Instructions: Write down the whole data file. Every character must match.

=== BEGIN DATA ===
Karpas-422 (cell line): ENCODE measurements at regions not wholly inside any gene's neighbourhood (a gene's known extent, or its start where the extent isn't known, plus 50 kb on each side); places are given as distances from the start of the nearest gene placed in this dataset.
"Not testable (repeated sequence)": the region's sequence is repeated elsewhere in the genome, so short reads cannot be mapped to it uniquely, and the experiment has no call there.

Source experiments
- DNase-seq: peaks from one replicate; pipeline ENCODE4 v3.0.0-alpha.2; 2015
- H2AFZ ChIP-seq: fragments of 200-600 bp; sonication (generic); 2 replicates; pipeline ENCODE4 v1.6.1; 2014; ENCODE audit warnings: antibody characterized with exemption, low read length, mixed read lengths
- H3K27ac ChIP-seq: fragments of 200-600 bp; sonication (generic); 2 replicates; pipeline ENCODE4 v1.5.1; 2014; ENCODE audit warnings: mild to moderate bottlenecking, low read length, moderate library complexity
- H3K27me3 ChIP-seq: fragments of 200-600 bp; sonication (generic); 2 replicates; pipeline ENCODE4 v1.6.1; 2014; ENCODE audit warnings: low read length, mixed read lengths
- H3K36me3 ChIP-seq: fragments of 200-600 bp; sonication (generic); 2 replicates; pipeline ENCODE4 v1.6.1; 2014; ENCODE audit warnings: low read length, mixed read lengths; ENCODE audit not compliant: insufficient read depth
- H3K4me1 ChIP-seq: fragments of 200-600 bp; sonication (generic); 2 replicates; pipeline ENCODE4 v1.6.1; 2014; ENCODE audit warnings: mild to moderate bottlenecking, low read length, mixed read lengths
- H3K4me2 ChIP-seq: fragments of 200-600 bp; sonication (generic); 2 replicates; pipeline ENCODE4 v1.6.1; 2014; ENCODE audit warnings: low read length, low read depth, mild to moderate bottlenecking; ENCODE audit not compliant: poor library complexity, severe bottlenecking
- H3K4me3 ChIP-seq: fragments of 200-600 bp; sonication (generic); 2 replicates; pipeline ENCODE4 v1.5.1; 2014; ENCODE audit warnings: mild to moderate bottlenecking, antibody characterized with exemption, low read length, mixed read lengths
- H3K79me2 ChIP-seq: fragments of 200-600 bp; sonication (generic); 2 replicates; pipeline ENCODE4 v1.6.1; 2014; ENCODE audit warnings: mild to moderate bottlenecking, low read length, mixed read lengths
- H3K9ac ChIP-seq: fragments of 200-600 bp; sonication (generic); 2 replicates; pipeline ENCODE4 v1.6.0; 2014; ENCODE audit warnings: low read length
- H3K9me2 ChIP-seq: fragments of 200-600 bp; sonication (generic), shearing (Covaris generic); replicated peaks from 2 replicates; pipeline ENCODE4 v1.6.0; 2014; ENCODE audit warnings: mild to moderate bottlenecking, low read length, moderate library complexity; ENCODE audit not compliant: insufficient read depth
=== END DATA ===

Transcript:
Karpas-422 (cell line): ENCODE measurements at regions not wholly inside any gene's neighbourhood (a gene's known extent, or its start where the extent isn't known, plus 50 kb on each side); places are given as distances from the start of the nearest gene placed in this dataset.
"Not testable (repeated sequence)": the region's sequence is repeated elsewhere in the genome, so short reads cannot be mapped to it uniquely, and the experiment has no call there.

Source experiments
- DNase-seq: peaks from one replicate; pipeline ENCODE4 v3.0.0-alpha.2; 2015
- H2AFZ ChIP-seq: fragments of 200-600 bp; sonication (generic); 2 replicates; pipeline ENCODE4 v1.6.1; 2014; ENCODE audit warnings: antibody characterized with exemption, low read length, mixed read lengths
- H3K27ac ChIP-seq: fragments of 200-600 bp; sonication (generic); 2 replicates; pipeline ENCODE4 v1.5.1; 2014; ENCODE audit warnings: mild to moderate bottlenecking, low read length, moderate library complexity
- H3K27me3 ChIP-seq: fragments of 200-600 bp; sonication (generic); 2 replicates; pipeline ENCODE4 v1.6.1; 2014; ENCODE audit warnings: low read length, mixed read lengths
- H3K36me3 ChIP-seq: fragments of 200-600 bp; sonication (generic); 2 replicates; pipeline ENCODE4 v1.6.1; 2014; ENCODE audit warnings: low read length, mixed read lengths; ENCODE audit not compliant: insufficient read depth
- H3K4me1 ChIP-seq: fragments of 200-600 bp; sonication (generic); 2 replicates; pipeline ENCODE4 v1.6.1; 2014; ENCODE audit warnings: mild to moderate bottlenecking, low read length, mixed read lengths
- H3K4me2 ChIP-seq: fragments of 200-600 bp; sonication (generic); 2 replicates; pipeline ENCODE4 v1.6.1; 2014; ENCODE audit warnings: low read length, low read depth, mild to moderate bottlenecking; ENCODE audit not compliant: poor library complexity, severe bottlenecking
- H3K4me3 ChIP-seq: fragments of 200-600 bp; sonication (generic); 2 replicates; pipeline ENCODE4 v1.5.1; 2014; ENCODE audit warnings: mild to moderate bottlenecking, antibody characterized with exemption, low read length, mixed read lengths
- H3K79me2 ChIP-seq: fragments of 200-600 bp; sonication (generic); 2 replicates; pipeline ENCODE4 v1.6.1; 2014; ENCODE audit warnings: mild to moderate bottlenecking, low read length, mixed read lengths
- H3K9ac ChIP-seq: fragments of 200-600 bp; sonication (generic); 2 replicates; pipeline ENCODE4 v1.6.0; 2014; ENCODE audit warnings: low read length
- H3K9me2 ChIP-seq: fragments of 200-600 bp; sonication (generic), shearing (Covaris generic); replicated peaks from 2 replicates; pipeline ENCODE4 v1.6.0; 2014; ENCODE audit warnings: mild to moderate bottlenecking, low read length, moderate library complexity; ENCODE audit not compliant: insufficient read depth